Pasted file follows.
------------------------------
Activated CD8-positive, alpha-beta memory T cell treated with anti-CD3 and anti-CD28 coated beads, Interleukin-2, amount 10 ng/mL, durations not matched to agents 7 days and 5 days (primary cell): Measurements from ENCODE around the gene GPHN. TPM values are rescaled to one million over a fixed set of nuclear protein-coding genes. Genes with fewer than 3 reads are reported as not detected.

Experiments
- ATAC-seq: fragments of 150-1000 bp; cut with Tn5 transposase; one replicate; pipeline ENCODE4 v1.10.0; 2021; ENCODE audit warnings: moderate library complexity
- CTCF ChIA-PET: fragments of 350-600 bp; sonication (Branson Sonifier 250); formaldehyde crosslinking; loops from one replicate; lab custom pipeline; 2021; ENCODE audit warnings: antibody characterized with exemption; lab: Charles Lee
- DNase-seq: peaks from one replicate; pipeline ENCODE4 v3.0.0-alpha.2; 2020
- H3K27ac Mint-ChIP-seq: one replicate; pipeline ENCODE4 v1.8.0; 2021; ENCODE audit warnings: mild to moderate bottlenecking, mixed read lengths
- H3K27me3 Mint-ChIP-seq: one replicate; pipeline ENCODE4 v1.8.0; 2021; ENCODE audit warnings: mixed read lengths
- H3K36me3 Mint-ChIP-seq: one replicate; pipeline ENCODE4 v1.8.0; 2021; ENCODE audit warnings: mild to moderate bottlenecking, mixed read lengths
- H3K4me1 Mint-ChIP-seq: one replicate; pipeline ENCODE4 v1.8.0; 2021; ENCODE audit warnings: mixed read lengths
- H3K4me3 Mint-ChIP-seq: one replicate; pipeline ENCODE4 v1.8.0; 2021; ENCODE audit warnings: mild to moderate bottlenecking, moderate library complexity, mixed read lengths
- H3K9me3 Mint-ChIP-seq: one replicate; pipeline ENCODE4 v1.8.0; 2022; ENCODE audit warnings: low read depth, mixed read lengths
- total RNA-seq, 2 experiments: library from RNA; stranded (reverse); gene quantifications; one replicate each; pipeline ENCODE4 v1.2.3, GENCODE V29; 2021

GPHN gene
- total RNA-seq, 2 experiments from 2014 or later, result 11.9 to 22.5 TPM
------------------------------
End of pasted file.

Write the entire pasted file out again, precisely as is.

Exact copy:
Activated CD8-positive, alpha-beta memory T cell treated with anti-CD3 and anti-CD28 coated beads, Interleukin-2, amount 10 ng/mL, durations not matched to agents 7 days and 5 days (primary cell): Measurements from ENCODE around the gene GPHN. TPM values are rescaled to one million over a fixed set of nuclear protein-coding genes. Genes with fewer than 3 reads are reported as not detected.

Experiments
- ATAC-seq: fragments of 150-1000 bp; cut with Tn5 transposase; one replicate; pipeline ENCODE4 v1.10.0; 2021; ENCODE audit warnings: moderate library complexity
- CTCF ChIA-PET: fragments of 350-600 bp; sonication (Branson Sonifier 250); formaldehyde crosslinking; loops from one replicate; lab custom pipeline; 2021; ENCODE audit warnings: antibody characterized with exemption; lab: Charles Lee
- DNase-seq: peaks from one replicate; pipeline ENCODE4 v3.0.0-alpha.2; 2020
- H3K27ac Mint-ChIP-seq: one replicate; pipeline ENCODE4 v1.8.0; 2021; ENCODE audit warnings: mild to moderate bottlenecking, mixed read lengths
- H3K27me3 Mint-ChIP-seq: one replicate; pipeline ENCODE4 v1.8.0; 2021; ENCODE audit warnings: mixed read lengths
- H3K36me3 Mint-ChIP-seq: one replicate; pipeline ENCODE4 v1.8.0; 2021; ENCODE audit warnings: mild to moderate bottlenecking, mixed read lengths
- H3K4me1 Mint-ChIP-seq: one replicate; pipeline ENCODE4 v1.8.0; 2021; ENCODE audit warnings: mixed read lengths
- H3K4me3 Mint-ChIP-seq: one replicate; pipeline ENCODE4 v1.8.0; 2021; ENCODE audit warnings: mild to moderate bottlenecking, moderate library complexity, mixed read lengths
- H3K9me3 Mint-ChIP-seq: one replicate; pipeline ENCODE4 v1.8.0; 2022; ENCODE audit warnings: low read depth, mixed read lengths
- total RNA-seq, 2 experiments: library from RNA; stranded (reverse); gene quantifications; one replicate each; pipeline ENCODE4 v1.2.3, GENCODE V29; 2021

GPHN gene
- total RNA-seq, 2 experiments from 2014 or later, result 11.9 to 22.5 TPM